The perpetrators here are Goodhertz, Inc.. Bloodclot!
 

 
via Das Kraftfuttermischwerk

Posted by Martin Schneider
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04.27.2016
03:33 pm
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‘Reggae on Broadway,’ Bob Marley’s major label flop
04.15.2016
09:10 am
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Bob Marley in the studio during the sessions for Johnny Nash’s I Can See Clearly Now
 
No, it’s not a musical—praise Jah—but a curiosity in Bob Marley’s catalog: 1972’s “Reggae on Broadway” was Marley’s first and only single on CBS, recorded and released before Chris Blackwell signed the Wailers to Island. Intended to break Marley as a solo artist in the UK, the single “sank like a stone,” according to biographer Timothy White. But imagine how Marley’s career might have been different if this fairly conventional rock/soul tune, adorned with screaming fuzz guitar and horns, had been a hit. “I’m in the mood / to give you some food.”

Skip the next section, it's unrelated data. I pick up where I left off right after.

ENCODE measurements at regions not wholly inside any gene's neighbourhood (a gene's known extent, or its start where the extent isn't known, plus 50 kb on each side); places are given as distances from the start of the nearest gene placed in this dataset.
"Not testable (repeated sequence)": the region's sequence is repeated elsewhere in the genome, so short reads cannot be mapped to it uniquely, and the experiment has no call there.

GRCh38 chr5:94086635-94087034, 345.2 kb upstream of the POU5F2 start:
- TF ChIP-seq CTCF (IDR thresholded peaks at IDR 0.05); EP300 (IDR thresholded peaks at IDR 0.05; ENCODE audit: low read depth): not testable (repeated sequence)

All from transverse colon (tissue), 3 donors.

Bob Marley and Johnny Nash in the studio
 
Marley worked with Johnny Nash in Sweden and England during the early 70s, and he participated in the sessions for Nash’s I Can See Clearly Now, which included three of his songs and a fourth co-written with Nash. “Reggae on Broadway” was cut with one of Nash’s backing bands, Sons of the Jungle (a/k/a Rabbit and the Jungles), whose leader, keyboardist John “Rabbit” Bundrick, says the single dates from the English sessions for I Can See Clearly Now. In John Masouri’s Wailing Blues, the Wailers’ legendary bassist, Aston “Family Man” Barrett, says the song was also in the Wailers’ repertoire at the time:

Every day we have to take about three trains to go to this place called Kingston-upon-Thames and then we’d be there in this small little room, whilst Johnny Nash was in a big room rehearsing with his band Sons of the Jungle across the hall. We never play with Johnny Nash directly, but we did a nice little section of our own and Bob, Bunny, and Peter, they were singing some songs, man. We used to do this song ‘Reggae On Broadway’ that went, ‘Hey, hey mama, hey. Get down on the floor.’ It was like a crossover t’ing and then we used to do songs like ‘Oh Lord, I’ve Got To Get There’ and ‘Concrete Jungle’ also.

More after the jump…

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Posted by Oliver Hall
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04.15.2016
09:10 am
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World’s youngest Bob Marley impersonator
01.05.2015
12:18 pm
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Myles Kingston Sadler AKA Lil’ Bob Marley via Instagram